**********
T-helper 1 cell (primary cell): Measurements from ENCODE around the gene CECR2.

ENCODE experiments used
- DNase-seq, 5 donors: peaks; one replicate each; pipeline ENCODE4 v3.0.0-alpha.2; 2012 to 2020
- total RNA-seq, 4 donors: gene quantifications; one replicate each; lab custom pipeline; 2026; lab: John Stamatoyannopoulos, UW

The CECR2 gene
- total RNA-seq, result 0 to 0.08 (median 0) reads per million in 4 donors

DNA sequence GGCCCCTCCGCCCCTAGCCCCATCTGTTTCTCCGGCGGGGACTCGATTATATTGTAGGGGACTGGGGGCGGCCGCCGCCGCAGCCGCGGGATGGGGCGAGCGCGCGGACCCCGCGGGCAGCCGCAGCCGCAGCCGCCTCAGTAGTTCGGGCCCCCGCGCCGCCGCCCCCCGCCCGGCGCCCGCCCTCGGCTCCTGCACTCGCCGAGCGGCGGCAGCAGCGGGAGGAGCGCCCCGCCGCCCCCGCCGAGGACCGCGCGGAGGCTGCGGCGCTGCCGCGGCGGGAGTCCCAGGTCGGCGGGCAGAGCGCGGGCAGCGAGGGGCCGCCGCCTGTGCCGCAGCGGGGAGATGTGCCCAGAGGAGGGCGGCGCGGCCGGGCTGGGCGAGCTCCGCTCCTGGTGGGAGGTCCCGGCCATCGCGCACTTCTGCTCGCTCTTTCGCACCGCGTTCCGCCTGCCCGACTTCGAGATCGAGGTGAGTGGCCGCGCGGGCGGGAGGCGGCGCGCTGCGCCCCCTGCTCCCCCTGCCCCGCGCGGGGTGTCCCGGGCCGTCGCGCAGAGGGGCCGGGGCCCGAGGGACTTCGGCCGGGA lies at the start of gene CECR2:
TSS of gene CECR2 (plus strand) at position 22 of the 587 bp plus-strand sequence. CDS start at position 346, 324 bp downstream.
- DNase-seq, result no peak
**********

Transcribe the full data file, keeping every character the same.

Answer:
T-helper 1 cell (primary cell): Measurements from ENCODE around the gene CECR2.

ENCODE experiments used
- DNase-seq, 5 donors: peaks; one replicate each; pipeline ENCODE4 v3.0.0-alpha.2; 2012 to 2020
- total RNA-seq, 4 donors: gene quantifications; one replicate each; lab custom pipeline; 2026; lab: John Stamatoyannopoulos, UW

The CECR2 gene
- total RNA-seq, result 0 to 0.08 (median 0) reads per million in 4 donors

DNA sequence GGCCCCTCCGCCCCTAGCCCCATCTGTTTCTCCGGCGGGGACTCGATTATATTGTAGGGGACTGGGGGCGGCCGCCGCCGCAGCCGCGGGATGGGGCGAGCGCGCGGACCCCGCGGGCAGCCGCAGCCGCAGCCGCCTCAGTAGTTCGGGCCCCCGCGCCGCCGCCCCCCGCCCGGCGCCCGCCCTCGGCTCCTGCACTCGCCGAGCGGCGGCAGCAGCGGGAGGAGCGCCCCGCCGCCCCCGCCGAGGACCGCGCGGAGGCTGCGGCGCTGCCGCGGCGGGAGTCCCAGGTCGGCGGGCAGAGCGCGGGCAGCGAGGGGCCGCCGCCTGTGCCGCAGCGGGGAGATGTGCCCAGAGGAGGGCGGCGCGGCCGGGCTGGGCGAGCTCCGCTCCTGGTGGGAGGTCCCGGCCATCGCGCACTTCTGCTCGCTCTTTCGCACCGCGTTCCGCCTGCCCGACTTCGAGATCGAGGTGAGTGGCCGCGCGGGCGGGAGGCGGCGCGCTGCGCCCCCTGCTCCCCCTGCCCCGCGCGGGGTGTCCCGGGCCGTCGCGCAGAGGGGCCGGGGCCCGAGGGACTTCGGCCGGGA lies at the start of gene CECR2:
TSS of gene CECR2 (plus strand) at position 22 of the 587 bp plus-strand sequence. CDS start at position 346, 324 bp downstream.
- DNase-seq, result no peak